In my last column, I discussed why checking and cleaning up your personal credit report is so important to your business, especially since so many small business people have not separated their business and personal credit. And that’s really too bad, because comingling personal and business credit can have disastrous consequences for both.

Think about it. If you and your business are one and the same, as is the case for countless entrepreneurs, you put all your personal assets and credit at risk if something goes wrong down at the shop. And vice versa. If you personally get sued and your business is not legally different than you, your business becomes an asset that creditors can go after.

So why don’t more small business owners create a separate business credit profile? The likely answer is because many don’t know how.

We all basically know how personal credit works and how to build a positive credit history: Pay your bills on time, take on some credit card debt and pay it back. Get a car loan; pay it back. You know the drill.

But business credit often seems like a mystery. It shouldn’t be. The process of getting business credit is not all that different from building a personal credit profile.

Here’s how:

1. Incorporate: The essential first step in building business credit is to separate yourself from your business by incorporating. A corporation is a legal entity distinct and apart from you. A sole proprietorship is not a corporation, nor is a partnership. If either of those are your form of business, you would need to change to an S corp, a C corp, or a limited liability company, LLC.

Because a corporation or LLC is a separate legal entity, it is the easiest way to begin to create business credit.

2. Get an Employer Identification Number (EIN). Think of an EIN as the Social Security number for your business. Issued by the IRS, an EIN identifies your business for tax and credit purposes. If you don’t have an EIN, get one here from the IRS. Again, having one allows you to detach your Social Security number from your business’ credit profile.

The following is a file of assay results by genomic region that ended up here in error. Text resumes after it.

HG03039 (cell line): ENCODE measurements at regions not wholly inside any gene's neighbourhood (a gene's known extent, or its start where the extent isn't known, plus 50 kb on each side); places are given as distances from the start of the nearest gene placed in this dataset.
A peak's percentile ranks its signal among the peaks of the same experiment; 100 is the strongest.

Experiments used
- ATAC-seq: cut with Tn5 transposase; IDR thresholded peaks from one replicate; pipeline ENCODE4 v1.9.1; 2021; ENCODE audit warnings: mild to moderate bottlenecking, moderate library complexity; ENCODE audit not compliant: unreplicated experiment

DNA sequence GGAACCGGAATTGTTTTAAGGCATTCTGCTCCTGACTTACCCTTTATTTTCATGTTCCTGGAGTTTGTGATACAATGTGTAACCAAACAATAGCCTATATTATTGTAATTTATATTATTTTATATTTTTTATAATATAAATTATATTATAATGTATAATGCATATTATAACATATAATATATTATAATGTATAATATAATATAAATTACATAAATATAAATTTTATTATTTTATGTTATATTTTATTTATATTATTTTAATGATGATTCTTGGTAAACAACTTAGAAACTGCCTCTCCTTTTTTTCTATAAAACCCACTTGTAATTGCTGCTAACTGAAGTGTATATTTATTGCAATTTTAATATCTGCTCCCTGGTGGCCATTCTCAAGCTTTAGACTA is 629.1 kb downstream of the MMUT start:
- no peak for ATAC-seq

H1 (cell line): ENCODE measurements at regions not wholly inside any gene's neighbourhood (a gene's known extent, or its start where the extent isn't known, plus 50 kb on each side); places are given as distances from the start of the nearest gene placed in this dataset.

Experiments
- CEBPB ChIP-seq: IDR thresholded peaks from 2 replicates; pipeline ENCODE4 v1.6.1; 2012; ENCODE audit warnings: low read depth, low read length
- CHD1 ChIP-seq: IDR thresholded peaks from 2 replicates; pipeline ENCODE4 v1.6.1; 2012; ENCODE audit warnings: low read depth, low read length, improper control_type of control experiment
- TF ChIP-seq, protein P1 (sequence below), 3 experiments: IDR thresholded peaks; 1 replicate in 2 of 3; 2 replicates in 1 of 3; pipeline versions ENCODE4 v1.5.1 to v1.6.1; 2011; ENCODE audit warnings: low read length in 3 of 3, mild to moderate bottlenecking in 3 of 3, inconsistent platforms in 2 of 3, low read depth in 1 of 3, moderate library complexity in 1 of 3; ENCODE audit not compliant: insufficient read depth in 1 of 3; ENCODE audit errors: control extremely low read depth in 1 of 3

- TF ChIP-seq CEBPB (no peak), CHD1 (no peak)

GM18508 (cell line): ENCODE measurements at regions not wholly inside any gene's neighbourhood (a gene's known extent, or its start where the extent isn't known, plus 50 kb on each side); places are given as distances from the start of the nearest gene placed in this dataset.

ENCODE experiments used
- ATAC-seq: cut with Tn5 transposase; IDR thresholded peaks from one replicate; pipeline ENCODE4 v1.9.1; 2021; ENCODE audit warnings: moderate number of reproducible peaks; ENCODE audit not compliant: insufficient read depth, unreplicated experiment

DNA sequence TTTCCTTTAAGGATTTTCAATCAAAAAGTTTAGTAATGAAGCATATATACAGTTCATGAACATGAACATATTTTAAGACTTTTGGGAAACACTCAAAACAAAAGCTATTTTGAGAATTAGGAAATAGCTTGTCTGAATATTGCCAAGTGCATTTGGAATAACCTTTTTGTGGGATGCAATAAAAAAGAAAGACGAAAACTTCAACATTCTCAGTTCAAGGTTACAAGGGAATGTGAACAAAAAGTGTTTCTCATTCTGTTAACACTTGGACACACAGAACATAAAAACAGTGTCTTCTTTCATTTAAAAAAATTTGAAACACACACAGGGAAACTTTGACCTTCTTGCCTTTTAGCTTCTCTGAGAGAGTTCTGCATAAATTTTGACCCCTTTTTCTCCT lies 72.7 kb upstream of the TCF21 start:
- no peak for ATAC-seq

3. Get a DUNS number. Dun & Bradstreet is the main purveyor of business credit information. Its system of following your business uses the DUNS number, so by getting one, you allow D&B to create a credit profile of your business.

4. Open a checking account in the name of your business: Using your EIN and DUNS number, go to your bank and open a checking account.

5. Also open a business savings account. I will explain why in a moment, but suffice to say that a business savings account will help you establish credit.

6. Get commercial credit: Whatever business credit accounts you have – phone, Internet, bottled water, whatever – put those accounts in the name of the business, using your EIN and DUNS number for identification. See if any of your vendors will do the same.

Getting commercial credit is an easy way to begin creating business credit.

7. Get a loan: This is where the business savings account comes into play. Although you do not have business credit yet, you do have a savings account in the name of the business. Take out a small loan and use the savings account as collateral — that is, as security for the loan. Once a bank gives your business a loan, you really begin to establish a business credit profile.

8. Pay on time: Repay all of this credit on time, and in full.

Before long, you personal credit will be personal and your business credit will be business, and that is as it should be.

Today’s Tip: Do you find business travel more or less stressful these days than, say, five years ago? According to the Embassy Suites 5th Annual Business Travel survey, 85% of survey respondents find business travel more enjoyable now.

Source: USA Today